Salt Marsh Primary Productivity responds to Relative Sea Level and Nutrients
Scientists at the PIE-LTER site have been conducting research to better understand processes that control the productivity of saltmarshes. At Plum Island, saltmarshes are dominated by two species of cordgrass, Spartina patens and S. alterniflora. S. alterniflora is confined largely to lower relative elevations (mean 0.9 ±0.3 m above MSL ± 1 SD), principally as a monoculture around the margins of the tidal creeks, while S. patens is found at higher elevations. At Plum Island, as we have also seen at North Inlet,S.C., net annual primary production of S. alterniflora has been quite variable through the years. In control plots at Plum Island where there is a continuous record since 1999, production has been as low as 343 and as high as 1,324 g m–2 yr–1 . Plum Island marshes support this range of productivity despite a short growing season that lasts only from May through August. Starting from a barren landscape in May, stands of S. alterniflora emerge and amass an average live biomass of 543 g m–2 , comparable to that at North Inlet where the growing season is year-round. S. patens achieves a very high standing biomass at Plum Island, averaging 1,257 g m–2. S. patens is a wispy marsh grass, with stem densities that approach 4,000 m–2. Its stems often lie prostrate, forming a dense, green carpet that, owing to the horizontal orientation of the leaves, maximizes the interception and harvesting of solar energy.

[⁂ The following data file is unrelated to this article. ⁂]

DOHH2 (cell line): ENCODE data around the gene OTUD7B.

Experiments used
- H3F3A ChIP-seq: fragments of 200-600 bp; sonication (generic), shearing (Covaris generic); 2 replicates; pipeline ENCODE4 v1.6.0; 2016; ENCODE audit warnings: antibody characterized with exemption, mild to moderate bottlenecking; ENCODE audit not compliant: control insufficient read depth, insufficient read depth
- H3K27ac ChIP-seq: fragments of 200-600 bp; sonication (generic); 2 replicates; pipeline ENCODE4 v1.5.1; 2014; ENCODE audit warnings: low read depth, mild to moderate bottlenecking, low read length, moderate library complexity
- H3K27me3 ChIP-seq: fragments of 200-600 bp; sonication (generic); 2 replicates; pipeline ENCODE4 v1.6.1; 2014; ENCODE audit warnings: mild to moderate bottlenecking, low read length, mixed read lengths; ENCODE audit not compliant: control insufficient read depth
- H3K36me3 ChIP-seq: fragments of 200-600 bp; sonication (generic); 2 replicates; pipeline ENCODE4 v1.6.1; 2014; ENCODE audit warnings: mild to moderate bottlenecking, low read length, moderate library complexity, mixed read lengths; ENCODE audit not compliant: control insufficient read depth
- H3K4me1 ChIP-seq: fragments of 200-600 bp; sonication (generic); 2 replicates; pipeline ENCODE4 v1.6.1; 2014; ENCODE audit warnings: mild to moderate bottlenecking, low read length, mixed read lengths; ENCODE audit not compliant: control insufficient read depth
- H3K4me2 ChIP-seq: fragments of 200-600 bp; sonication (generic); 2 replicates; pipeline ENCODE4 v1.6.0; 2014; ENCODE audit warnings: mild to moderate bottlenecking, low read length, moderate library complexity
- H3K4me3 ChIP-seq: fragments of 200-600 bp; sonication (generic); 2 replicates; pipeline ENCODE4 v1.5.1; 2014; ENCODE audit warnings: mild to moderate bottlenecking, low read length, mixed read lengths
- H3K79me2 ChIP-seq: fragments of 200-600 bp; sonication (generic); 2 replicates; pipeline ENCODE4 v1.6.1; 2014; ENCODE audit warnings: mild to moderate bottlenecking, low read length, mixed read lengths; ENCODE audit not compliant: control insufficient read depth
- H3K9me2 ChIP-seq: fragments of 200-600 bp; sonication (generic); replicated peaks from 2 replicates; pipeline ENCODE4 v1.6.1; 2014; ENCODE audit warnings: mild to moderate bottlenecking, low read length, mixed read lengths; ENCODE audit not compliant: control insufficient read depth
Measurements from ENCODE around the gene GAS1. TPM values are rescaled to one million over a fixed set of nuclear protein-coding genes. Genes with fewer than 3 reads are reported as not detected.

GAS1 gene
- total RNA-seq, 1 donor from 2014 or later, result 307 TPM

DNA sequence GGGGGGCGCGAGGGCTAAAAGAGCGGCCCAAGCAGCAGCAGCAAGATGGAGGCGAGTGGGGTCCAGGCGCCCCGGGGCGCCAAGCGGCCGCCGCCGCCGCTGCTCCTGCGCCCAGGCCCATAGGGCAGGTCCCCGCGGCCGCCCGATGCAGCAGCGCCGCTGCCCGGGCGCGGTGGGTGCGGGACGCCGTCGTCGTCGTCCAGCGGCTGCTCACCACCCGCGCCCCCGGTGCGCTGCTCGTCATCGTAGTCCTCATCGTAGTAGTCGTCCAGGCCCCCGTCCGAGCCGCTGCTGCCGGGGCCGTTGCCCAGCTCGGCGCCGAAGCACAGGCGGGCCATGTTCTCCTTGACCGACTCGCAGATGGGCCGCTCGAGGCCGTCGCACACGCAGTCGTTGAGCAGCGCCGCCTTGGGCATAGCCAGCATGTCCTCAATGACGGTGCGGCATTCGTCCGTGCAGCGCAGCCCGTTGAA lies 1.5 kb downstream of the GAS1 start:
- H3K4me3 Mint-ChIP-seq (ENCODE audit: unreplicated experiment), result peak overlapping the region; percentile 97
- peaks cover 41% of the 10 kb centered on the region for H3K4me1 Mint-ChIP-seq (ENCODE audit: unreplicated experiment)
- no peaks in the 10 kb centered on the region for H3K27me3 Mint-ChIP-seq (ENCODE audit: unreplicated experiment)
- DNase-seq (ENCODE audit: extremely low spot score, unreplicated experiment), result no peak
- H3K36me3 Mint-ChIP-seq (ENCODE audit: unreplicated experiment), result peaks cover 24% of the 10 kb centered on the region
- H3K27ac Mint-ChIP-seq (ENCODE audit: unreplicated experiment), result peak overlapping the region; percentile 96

In experimental plots started at Plum Island in 1999, biomass of both Spartina species responded positively to fertilization (nitrogen plus phosphorus) after one year, S. alterniflora by nearly 50% , S. patens by 62%. S. alterniflora did not respond to phosphorus alone, whereas S. patens showed some co-limitation by phosphorus. There also is a significant correlation between above ground net primary production and mean high water (MHW) at Plum Island (r2 = 0.43, p = 0.01). However this relationship only holds as long as sufficient marsh elevation is maintained (see Tipping Points).